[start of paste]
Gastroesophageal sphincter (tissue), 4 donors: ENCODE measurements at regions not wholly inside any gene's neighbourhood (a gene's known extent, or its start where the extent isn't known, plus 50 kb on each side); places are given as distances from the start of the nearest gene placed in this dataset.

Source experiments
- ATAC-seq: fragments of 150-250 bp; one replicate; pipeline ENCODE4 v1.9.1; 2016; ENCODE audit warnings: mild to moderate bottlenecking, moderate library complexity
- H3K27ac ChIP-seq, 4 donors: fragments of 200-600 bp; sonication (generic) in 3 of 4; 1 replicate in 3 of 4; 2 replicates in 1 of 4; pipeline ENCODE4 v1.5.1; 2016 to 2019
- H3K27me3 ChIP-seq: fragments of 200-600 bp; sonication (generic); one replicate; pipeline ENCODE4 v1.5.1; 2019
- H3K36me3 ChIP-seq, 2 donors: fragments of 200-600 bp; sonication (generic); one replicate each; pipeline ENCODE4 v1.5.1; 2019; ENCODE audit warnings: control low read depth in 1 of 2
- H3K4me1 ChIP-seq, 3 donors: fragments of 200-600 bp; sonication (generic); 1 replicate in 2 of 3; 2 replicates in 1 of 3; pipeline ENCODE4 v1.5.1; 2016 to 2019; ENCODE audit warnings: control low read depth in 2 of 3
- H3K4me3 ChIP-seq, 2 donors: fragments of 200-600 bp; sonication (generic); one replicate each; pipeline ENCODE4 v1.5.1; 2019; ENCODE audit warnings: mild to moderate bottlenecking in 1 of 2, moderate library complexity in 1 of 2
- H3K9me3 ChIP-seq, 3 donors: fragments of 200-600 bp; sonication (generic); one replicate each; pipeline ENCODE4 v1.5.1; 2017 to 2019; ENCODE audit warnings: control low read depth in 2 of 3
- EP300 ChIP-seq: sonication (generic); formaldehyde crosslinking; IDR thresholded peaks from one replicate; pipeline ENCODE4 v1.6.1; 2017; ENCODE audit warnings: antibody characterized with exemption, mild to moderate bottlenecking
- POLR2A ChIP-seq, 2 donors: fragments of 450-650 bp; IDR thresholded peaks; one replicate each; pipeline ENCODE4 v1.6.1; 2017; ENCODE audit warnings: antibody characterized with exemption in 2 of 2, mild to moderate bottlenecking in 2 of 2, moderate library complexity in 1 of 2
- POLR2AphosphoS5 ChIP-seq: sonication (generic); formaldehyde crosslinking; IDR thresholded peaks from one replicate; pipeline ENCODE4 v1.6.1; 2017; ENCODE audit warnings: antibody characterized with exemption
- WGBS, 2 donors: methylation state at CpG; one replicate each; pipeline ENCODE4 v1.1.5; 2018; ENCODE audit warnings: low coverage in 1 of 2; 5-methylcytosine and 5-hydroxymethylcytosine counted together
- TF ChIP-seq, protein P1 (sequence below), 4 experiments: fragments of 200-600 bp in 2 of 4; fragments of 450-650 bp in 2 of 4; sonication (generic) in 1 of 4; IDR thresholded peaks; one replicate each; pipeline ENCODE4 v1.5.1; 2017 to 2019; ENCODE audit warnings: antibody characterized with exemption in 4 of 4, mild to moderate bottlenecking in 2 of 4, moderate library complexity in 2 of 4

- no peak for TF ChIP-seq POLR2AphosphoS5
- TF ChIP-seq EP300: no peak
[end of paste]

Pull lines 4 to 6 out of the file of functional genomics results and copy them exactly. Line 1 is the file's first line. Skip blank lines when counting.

- H3K27ac ChIP-seq, 4 donors: fragments of 200-600 bp; sonication (generic) in 3 of 4; 1 replicate in 3 of 4; 2 replicates in 1 of 4; pipeline ENCODE4 v1.5.1; 2016 to 2019
- H3K27me3 ChIP-seq: fragments of 200-600 bp; sonication (generic); one replicate; pipeline ENCODE4 v1.5.1; 2019
- H3K36me3 ChIP-seq, 2 donors: fragments of 200-600 bp; sonication (generic); one replicate each; pipeline ENCODE4 v1.5.1; 2019; ENCODE audit warnings: control low read depth in 1 of 2